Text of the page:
Study: Deadly bacteria can live for days on an airplane

Beware the seatback pockets, study suggests

Deadly Methicillin-resistant Staphylococcus aureus (MRSA) bacteria can live on the seatback pockets of airplane seats for up to a week, according to a new study examining how infections are able to spread through airplane cabins.

From the archives: Eight tips for avoiding germs in an airplane

For the research, Auburn University researchers simulated an airline cabin by keeping a lab at 75 degrees Fahrenheit and 20% humidity. They then brought actual airplane cabin surfaces—armrests, tray tables, window shades, seats, seat pockets, and toilet flush handles—into the environment and painted MRSA and E. Coli bacteria on them.

The researchers presented some of their findings at the annual meeting of the American Society for Microbiology on Tuesday. They found that MRSA lived for:

  • 168 hours on the cloth seatback pocket;
  • 144 hours on the armrest and seat;
  • 120 hours on the window shade and tray table; and
  • 96 hours on the toilet handle.

Meanwhile E. coli lived for:

  • 96 hours on the armrest;
  • 72 hours on the tray table; and
  • 48 hours on the toilet handle.

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In general, the bacteria lived best in "small nooks, like the ones created by a pore… protected from environmental stressors like dehydration, UV, and disinfectants," according to lead author Kiril Vaglenov. However, researchers also found porous surfaces did not act as good conductors of bacterial transmission. Rather, less porous surfaces—such as tray tables, toilet handles, and window shades—were more likely to transfer bacteria.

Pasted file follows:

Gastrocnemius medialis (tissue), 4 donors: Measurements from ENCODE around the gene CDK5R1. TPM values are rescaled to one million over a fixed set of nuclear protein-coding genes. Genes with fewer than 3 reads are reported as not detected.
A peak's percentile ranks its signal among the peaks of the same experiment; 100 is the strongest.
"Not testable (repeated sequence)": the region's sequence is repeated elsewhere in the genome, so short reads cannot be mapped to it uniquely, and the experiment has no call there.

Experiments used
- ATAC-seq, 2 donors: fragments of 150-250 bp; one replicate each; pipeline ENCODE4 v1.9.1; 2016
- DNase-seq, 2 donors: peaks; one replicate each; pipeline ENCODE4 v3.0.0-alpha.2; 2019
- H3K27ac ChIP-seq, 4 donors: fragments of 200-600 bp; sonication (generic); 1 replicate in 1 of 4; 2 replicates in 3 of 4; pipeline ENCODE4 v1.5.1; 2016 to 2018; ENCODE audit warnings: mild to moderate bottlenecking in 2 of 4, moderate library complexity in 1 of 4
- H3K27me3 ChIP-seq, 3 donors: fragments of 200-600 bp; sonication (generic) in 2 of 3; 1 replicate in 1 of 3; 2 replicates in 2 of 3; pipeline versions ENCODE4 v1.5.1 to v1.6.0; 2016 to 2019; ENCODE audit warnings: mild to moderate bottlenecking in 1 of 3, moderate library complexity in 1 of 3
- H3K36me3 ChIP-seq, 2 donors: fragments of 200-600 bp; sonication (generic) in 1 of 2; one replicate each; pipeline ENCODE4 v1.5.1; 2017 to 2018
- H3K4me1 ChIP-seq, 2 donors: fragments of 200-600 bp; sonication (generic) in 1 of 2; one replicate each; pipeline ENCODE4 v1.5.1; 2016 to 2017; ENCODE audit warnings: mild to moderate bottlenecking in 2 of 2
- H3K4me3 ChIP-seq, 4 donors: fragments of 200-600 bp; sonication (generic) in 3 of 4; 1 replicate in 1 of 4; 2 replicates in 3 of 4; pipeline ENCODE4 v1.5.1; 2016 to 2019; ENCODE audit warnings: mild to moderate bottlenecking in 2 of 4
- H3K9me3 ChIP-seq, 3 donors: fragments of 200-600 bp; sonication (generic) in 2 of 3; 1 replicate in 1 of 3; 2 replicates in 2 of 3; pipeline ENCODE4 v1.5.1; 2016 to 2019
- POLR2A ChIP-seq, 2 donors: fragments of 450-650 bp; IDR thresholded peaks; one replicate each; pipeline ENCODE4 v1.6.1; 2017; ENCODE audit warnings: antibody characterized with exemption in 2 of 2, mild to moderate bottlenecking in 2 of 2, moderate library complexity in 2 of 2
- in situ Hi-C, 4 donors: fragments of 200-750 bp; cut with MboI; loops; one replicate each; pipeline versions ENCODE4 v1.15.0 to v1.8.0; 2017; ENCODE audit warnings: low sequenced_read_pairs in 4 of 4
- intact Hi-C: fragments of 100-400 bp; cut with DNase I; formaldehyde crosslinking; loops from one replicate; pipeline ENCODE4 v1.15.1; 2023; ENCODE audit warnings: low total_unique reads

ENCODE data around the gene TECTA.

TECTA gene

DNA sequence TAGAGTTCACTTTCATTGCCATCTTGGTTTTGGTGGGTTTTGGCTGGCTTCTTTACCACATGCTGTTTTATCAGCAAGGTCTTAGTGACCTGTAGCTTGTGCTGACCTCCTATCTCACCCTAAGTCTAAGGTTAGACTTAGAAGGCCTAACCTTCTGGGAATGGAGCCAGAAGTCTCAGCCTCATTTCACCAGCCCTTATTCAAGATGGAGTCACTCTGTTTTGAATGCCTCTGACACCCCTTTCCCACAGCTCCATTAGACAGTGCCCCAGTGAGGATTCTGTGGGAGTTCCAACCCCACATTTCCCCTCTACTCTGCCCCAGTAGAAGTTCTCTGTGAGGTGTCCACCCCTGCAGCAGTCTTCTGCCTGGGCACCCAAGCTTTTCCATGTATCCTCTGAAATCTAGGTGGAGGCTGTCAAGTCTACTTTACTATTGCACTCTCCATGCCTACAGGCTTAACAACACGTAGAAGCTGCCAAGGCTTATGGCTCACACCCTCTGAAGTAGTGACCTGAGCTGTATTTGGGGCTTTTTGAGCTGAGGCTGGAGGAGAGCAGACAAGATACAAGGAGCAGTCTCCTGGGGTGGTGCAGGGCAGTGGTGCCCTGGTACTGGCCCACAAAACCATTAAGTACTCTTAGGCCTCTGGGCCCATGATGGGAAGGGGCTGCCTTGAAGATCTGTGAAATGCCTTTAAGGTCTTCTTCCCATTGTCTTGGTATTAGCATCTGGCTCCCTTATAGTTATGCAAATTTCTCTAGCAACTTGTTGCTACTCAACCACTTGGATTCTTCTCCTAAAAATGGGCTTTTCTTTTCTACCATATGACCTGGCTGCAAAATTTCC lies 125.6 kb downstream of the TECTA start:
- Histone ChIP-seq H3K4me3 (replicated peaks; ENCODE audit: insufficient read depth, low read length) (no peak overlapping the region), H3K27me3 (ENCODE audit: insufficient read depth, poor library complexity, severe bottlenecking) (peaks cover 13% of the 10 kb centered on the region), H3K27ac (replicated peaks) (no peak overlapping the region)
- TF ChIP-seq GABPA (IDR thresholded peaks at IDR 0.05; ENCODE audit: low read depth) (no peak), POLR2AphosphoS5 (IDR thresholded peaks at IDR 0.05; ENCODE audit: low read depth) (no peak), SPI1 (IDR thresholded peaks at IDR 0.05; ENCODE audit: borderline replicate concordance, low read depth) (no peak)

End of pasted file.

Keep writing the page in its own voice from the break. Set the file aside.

"The take-home message is be careful about your hand hygiene and don't travel while contagious or immune compromised," says Vaglenov.

Study: Susceptibility to MRSA may depend on the season

Experts weigh in

Delta Airlines, who provided the airplane cabin surfaces to researchers, says, "We have efficient cleaning specifications that are standardized across our entire operation… [including] removing all trash, wiping down all countertops, surfaces and seats, cleaning floors, and replacing and restocking pillowcases and blankets among several other procedures."

Michael Schmidt, a Medical University of South Carolina professor of microbiology and immunology, offers this advice: "Before you put anything into your mouth, bring some alcohol hand sanitizer and sanitize your hands. After I wipe my hands, I use the rest of the alcohol wipe to wipe down the tabletop, just in case I touch it and inadvertently eat something" (Hudson, "The Chart," CNN, 5/20; Bernstein, "To Your Health," Washington Post, 5/19; Haiken, Forbes, 5/20).

How to avoid the flu while you fly

Do you know where the "hot spots" of germ clusters are aboard an aircraft? We've flagged some obvious (the seatback pocket) and less obvious (the armrest of an aisle seat) locations.

Check out this infographic and accompanying article for tips on how to keep healthy on your flights.

Like this infographic? We've got many more! See the four infographics your peers liked most in 2013, or view our entire archive.

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